This section is from the book "Modern Buildings, Their Planning, Construction And Equipment Vol3", by G. A. T. Middleton. Also available from Amazon: Modern Buildings.
Just as the smaller elementary schools are almost invariably devised upon the " Corridor" system, so are the larger schools planned on the "Central Hall" system. The idea is that there are times when it is advisable to collect all the scholars into one hall for special announcements, while it is also more convenient than is a narrow corridor when there are a large number of scholars passing in and out between classrooms and playground at the same moment.
Section on A° A.
When the school is only one storey in height, as in the large infants' school at South Shields (see Fig. 4) designed by Mr. J. W. Donald, A.R.I.B.A., the hall is generally placed in the centre of the building with the classrooms on both sides, it being best if the hall runs nearly due north and south, so that the classroom windows face to either east or west. In this particular school, although it is for infants only, there are two entrances, one at either end, there being a single turn in each, and also an inner door for prevention of draught. Before the hall is reached there occurs a large cloakroom, which also has an external door into the playground and can be traversed either diagonally or across one end, so that with a little organisation the children can be made to pass in and through and not to return by the way in which they entered. (A similar arrangement will be noticed in both the new cloakrooms shown in Fig. 3.) A little point like this is sometimes of considerable value, as, if overlooked in the planning, it is impossible afterwards to prevent crushing and inconvenience. There is one classroom at each end which opens out of the entrance corridor, while corresponding to one of these is the babies' room, with rapid exit through the cloakroom to the playground. Corresponding with the other similar classroom there is a teachers' room and book-store under the teachers control, while a general storeroom is obtained by taking a piece out of one of the cloakrooms. All one side of the building is taken up by a large schoolroom, separable into three classrooms, corresponding to those on the other side of the hall, by means of sliding partitions, but accommodating rather more children, the numbers in each case being figured on the rooms. Although, in the classrooms, left-hand light is obtained in every case except for a few desks to which there is supplementary back lighting, this is not possible in the schoolroom, the seating of which is planned with the idea of the partitions being open, 72 children having light from the right-hand side, and 70 children from the back. These 70 children have a stepped gallery and continuous benches, as have also the infants in the babies' room, but most of the children are provided with dual desks; and it may be noticed that in all cases the planning and the dimensions of the rooms are both largely controlled by the seating and by the regulation allowances according to the class of desk which is used. The central hall is only 22 feet 6 inches wide, and so is much more suited for corridor purposes than it is for a large assembly. As all the rooms opening out of it have glazed partitions, facility is afforded for control by the head teacher without necessarily entering any classroom.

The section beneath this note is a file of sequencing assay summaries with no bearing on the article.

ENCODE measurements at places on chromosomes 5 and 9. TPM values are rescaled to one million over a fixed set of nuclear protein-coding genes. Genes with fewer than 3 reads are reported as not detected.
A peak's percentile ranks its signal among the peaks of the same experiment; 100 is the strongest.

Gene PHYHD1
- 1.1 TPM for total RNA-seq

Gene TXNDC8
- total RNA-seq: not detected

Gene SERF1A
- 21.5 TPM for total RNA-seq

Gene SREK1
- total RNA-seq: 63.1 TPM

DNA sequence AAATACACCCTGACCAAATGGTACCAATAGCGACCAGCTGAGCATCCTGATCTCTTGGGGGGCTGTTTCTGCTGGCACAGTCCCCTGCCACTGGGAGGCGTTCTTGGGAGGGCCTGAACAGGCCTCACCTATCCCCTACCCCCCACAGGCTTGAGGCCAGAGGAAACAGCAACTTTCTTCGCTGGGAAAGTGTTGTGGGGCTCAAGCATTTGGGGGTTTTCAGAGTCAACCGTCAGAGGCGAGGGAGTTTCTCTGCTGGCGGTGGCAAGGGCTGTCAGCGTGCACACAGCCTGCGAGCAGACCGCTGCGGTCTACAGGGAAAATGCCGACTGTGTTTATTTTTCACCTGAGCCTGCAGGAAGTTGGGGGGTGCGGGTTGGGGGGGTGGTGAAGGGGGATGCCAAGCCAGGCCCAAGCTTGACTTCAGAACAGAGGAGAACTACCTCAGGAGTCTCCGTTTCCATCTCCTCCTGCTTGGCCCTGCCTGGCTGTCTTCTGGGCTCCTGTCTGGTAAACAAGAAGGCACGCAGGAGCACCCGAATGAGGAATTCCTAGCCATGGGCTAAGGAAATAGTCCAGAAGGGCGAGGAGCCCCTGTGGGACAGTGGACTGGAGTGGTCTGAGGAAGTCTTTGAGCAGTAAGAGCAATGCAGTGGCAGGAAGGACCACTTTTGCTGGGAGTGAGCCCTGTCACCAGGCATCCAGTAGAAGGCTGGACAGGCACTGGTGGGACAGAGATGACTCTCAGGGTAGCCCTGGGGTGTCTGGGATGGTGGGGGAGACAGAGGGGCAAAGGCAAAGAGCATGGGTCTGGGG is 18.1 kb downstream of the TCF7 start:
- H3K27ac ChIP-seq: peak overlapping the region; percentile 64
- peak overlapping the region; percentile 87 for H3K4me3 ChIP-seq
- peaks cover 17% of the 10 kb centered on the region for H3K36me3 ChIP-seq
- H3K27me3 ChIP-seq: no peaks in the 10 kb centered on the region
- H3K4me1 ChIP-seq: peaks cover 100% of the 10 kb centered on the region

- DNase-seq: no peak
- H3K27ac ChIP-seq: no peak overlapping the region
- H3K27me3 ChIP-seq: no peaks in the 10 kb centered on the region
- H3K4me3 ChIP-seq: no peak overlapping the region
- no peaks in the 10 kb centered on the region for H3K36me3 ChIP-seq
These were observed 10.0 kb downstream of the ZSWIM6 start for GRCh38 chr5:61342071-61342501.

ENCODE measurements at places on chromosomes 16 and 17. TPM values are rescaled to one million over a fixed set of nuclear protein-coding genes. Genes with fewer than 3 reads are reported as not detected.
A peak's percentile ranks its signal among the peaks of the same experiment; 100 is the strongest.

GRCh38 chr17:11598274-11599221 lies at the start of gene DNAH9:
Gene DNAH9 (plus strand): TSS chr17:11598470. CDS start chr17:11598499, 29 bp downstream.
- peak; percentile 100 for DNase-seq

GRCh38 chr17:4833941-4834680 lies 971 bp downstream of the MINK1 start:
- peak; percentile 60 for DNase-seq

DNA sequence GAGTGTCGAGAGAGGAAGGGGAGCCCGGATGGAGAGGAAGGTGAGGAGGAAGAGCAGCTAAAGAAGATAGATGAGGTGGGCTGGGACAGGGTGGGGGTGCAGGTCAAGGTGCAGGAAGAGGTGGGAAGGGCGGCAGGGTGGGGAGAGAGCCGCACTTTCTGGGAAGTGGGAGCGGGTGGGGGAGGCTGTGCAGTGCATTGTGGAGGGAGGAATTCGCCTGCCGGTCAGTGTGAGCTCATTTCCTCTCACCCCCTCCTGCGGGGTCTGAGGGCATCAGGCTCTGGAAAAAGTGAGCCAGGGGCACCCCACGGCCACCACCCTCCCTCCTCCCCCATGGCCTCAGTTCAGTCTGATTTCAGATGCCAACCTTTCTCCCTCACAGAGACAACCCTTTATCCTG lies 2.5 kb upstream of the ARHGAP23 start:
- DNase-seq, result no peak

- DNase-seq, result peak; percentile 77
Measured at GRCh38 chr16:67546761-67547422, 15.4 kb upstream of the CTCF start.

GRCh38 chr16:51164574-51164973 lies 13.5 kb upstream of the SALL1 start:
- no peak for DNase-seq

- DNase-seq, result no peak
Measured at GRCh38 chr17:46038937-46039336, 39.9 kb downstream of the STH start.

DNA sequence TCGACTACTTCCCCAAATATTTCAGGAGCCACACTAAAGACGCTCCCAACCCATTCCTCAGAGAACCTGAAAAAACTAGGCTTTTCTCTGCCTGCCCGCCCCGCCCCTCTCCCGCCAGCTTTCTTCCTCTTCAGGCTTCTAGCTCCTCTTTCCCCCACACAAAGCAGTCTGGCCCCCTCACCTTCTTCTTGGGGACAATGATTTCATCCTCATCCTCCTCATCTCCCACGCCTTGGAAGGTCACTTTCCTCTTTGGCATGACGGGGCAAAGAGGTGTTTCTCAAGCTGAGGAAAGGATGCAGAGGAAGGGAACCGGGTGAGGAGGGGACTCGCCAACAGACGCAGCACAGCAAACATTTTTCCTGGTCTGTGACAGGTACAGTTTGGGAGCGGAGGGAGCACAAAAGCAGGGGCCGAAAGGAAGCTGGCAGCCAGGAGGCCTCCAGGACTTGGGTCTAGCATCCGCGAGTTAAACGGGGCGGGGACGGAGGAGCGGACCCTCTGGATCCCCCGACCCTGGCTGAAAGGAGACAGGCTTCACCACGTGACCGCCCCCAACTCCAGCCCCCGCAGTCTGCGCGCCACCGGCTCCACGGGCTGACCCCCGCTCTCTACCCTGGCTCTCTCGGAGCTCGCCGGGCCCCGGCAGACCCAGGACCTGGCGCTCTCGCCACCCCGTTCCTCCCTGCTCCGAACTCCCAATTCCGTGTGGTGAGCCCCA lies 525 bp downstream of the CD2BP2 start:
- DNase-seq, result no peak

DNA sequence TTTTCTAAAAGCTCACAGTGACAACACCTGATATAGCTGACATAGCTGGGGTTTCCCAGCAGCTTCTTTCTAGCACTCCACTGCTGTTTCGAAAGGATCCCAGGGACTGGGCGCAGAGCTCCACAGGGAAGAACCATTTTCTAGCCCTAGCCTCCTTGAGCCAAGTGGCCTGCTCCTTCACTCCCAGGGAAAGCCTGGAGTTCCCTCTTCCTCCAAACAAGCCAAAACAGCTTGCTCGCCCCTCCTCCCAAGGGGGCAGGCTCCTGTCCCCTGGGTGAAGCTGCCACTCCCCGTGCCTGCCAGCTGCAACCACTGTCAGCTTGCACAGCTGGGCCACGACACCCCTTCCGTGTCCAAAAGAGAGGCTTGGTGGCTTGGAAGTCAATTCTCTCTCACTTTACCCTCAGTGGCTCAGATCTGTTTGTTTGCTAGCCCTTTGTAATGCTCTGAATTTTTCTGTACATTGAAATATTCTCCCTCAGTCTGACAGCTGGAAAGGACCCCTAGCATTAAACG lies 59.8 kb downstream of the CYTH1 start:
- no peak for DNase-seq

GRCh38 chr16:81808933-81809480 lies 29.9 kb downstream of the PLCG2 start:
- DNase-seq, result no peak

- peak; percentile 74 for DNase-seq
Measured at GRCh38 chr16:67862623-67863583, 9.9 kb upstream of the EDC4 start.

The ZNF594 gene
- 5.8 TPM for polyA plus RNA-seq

This building has been ventilated and warmed by a very complete installation of the Plenum system, which is to be more fully described in a later part of this Volume.
The hall is entirely top lighted by means of dormers, with the exception that in each end gable there is a large semicircular window, the cloakrooms being kept low to allow of its introduction. The classrooms are all separately roofed, and there is a gutter between their roof and the schoolroom roof. While this construction is economical, as enabling the central hall to be kept quite low, it has the disadvantage of forming a snow-trap in bad weather, which needs cleaning out with some care, - and even at the best of times any water which collects in a hidden gutter of this sort is always difficult to get away.